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Behind the World’s First Gravel Fork: Invert Development Story

Kyle McNamee
Kyle McNamee, Product Manager

As a Product Manager, one of my main responsibilities is to identify opportunities. This can happen in numerous ways: from attending races or group rides, to doing hours of market research, and speaking with other industry professionals. It even includes discussion with other manufacturers. Sometimes discovering these opportunities can happen organically while out riding and realizing “hey, what if X did Y better?” Sometimes it’s just a small tweak to something existing, but sometimes it can be something big – something that has potential to change the way people think and more importantly, help them enjoy riding their bike more.

Rider Benefit is something we focus on a lot at Cane Creek, and it is the determining factor in why we make what we make. Asking ourselves “What’s the Rider Benefit?” is how we remain certain that our products will improve your bike and your overall riding experience. We don’t make products just because we can, and we don’t make products only for the sake of racers being able to go marginally faster. We make products because we believe in them, and we believe they will increase your enjoyment when out riding your bike.  

Several years ago, when we began laying out the plan to make a gravel suspension fork, we identified that there were several key factors stopping people from truly entertaining the idea of adding suspension to their gravel bikes. 

Functionality/Rider Benefit 

Whether they know it or not, riders will benefit from added control on gravel. They want something that provides a smooth ride with confidence-inspiring traction and that is quick and easy to provide said benefit. There are forks out there that are simple, but don’t perform all that well for gravel, or have polarizing looks. There are others that perform well but are just too heavy and complicated (visually and functionally.) Like Goldilocks, we wanted Invert to be “just right” for gravel.  I often relate it to carbon wheels. You buy carbon wheels when you want an immediate and noticeable benefit, with limited complexity and immediate setup.  


Riders also don’t want to fiddle with adjustments to get the benefit they seek. The more minimal the setup, the fewer the knobs – the better! We also identified that sometimes people are often intimidated by the maintenance of a suspension product, so we knew we wanted to make that as easy as possible too. Good bike parts should make the experience of riding your bike more streamlined, not complicate it.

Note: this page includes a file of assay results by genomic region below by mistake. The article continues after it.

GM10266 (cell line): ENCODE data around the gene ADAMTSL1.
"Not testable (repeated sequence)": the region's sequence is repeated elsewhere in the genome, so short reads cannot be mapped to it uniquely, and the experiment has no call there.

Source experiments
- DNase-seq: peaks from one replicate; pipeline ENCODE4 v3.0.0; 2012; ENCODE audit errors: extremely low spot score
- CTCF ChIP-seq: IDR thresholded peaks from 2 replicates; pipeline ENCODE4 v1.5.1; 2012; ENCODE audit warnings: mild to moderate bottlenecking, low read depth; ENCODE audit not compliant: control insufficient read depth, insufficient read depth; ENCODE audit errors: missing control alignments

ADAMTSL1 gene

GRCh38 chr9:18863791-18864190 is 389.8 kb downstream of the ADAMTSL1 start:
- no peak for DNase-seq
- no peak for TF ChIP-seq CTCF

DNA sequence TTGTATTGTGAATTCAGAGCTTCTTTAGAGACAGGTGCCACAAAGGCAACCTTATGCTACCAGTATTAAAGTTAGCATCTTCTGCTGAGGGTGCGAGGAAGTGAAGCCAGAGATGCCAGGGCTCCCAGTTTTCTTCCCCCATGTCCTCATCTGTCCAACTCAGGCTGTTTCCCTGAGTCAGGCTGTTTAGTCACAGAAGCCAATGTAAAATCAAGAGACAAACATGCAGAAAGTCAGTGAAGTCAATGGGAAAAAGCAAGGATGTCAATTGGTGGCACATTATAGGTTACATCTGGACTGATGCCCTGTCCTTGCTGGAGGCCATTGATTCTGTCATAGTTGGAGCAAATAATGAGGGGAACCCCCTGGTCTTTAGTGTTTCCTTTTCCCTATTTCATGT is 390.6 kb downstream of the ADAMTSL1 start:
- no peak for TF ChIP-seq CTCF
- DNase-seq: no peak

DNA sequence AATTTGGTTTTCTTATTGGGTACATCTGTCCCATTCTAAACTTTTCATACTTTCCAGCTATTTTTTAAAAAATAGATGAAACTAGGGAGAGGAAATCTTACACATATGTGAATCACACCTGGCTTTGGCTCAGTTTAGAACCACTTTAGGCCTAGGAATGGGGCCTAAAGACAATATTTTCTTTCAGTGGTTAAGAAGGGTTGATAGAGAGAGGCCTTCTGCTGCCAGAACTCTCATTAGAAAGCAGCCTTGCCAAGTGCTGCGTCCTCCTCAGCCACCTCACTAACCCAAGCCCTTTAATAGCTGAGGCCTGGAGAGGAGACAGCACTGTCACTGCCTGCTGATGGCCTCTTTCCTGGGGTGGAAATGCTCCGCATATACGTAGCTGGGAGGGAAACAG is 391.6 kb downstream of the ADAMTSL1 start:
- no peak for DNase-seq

Even if you’re not a “weight weenie”, limiting the addition of weight to your bike is always a priority. One of the more commonly used arguments against suspension for gravel is that it adds unnecessary weight.  


Let’s face it, looks matter. Sometimes even more than function. Even if they believe in the benefits of suspension on gravel bikes, most riders are extremely hesitant to bolt a mini mountain bike fork to their sleek, drop bar gravel bike.  

 These four aspects are what we sought to address with Invert. Every fork ever made for drop bar bikes is lacking in one, if not several, of these categories. Collectively, these aspects became known as the “Four Pillars” of our design and informed every decision going forward.  

 If there were to be a ‘proper’ fork for gravel bikes, it should provide a smooth and controlled ride. It should be appropriately lightweight, and visually integrated to match the aesthetic of drop bars. It should also be easy to understand and simple to use. We knew we were on to something when we realized nothing else on the market could check all of these boxes at once.  


Stage I: Shortened Helm for proof of concept 

The first question to be addressed was “what type of spring should our gravel fork have?” For this early experiment, we cut down some Helm fork internals and set up our trusty mountain bike fork with only 40mm of travel. We rode our 40mm Helms with coil springs, elastomers, and air springs. An elastomer-based fork would indeed be simple, but would it provide the functionality we wanted? Coil forks and shocks are sensitive (would be great for gravel) but that spring type represents a lot of metal and isn’t lightweight. Ultimately, our test riders help settle the decision to go with an air sprung design. In a blind test, they consistently ranked it highest on a specially created rubric where we gathered qualitative feedback on things like suspension sensitivity, weight, descending/cornering confidence, and brake dive.   

Stage II:  The decision to go inverted.